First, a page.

Dr. Lee, Yungling Leo's orcid link picture Dr. Lee, Yungling Leo's publons link picture


  • 02-27899132 (Lab) (Room No: N343)
  • 02-26523013 (Office)
  • 02-27829142 (Fax)


1. Adaptive Immunity

2. Omics and Precision Medicine

3. Antigen Presenting Cells

4. Vaccine Development

Education and Positions:
  • M.D. National Taiwan University

    Ph.D. National Cheng Kung University

Highlight Detail

Association of the consumption of common drinks with early puberty in both sexes

Dr. Lee, Yungling Leo
Frontiers in Public Health, Dec 02, 2022




Background: We examined the effect of sugar-sweetened beverages (SSB) and common drink intake on pubertal development in both sexes.

Methods: Data were retrieved from Taiwan Children Health Study, which involved detailed pubertal stage assessments of 2,819 schoolchildren aged 11 years in 2011-2012. Drawings of secondary sexual characteristics and self-reported age at menarche or voice breaking were used to assess pubertal stages. Dietary intake was assessed using a detailed semi-quantitative food frequency questionnaire. Generalized estimating equation modeling was applied to obtain odds ratios (ORs) and 95% confidence intervals (CIs) to represent the effects of each drink on early pubertal development outcomes.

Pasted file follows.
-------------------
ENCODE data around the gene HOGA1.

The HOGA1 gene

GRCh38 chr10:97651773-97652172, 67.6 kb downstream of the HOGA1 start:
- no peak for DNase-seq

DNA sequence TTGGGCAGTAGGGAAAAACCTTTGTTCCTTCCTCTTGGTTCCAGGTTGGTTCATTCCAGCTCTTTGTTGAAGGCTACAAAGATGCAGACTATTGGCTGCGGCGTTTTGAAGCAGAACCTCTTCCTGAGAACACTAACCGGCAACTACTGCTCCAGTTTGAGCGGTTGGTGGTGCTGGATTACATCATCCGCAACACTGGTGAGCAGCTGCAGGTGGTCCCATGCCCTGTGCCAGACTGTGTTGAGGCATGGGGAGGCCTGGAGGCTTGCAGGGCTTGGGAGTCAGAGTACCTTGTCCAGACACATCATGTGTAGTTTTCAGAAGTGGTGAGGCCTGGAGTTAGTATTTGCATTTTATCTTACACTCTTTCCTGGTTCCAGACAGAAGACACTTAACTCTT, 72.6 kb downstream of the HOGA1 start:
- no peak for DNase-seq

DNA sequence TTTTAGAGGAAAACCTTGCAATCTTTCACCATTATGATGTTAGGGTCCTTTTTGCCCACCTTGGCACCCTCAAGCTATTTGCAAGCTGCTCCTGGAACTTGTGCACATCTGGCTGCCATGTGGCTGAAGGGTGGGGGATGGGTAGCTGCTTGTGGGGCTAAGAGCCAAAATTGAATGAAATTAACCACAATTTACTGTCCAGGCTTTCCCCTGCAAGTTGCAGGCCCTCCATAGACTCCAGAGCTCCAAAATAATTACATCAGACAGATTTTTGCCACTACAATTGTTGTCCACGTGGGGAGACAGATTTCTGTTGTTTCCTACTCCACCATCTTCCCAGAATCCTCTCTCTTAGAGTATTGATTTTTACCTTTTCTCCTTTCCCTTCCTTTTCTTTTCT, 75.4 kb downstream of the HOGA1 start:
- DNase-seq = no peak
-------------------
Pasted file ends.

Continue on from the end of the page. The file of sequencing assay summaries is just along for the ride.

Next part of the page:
Results: In boys, an one cup/day increment of a SSB was associated with earlier voice breaking (β = -0.12; 95% CI = -0.20, -0.04), whereas consuming yogurt (≥2 cups/day) was a protective factor against early puberty (OR = 0.78; 95% CI = 0.73, 0.83). In girls, SSB consumption was associated with increased risk of early puberty in a dose-response manner, and a similar protective effect of yogurt consumption and fermented probiotic drink (≥2 cups/day) against early puberty was observed (OR = 0.96; 95% CI = 0.94, 0.99). Furthermore, the intake of both total sugar and added sugar within SSBs increased risk of early puberty in girls but not in boys.

Conclusions: Sugar-sweetened beverages were associated with early puberty, and probiotic drinks appeared to mitigate this link. These findings indicate that the gut-brain axis could play a crucial role in sexual maturation.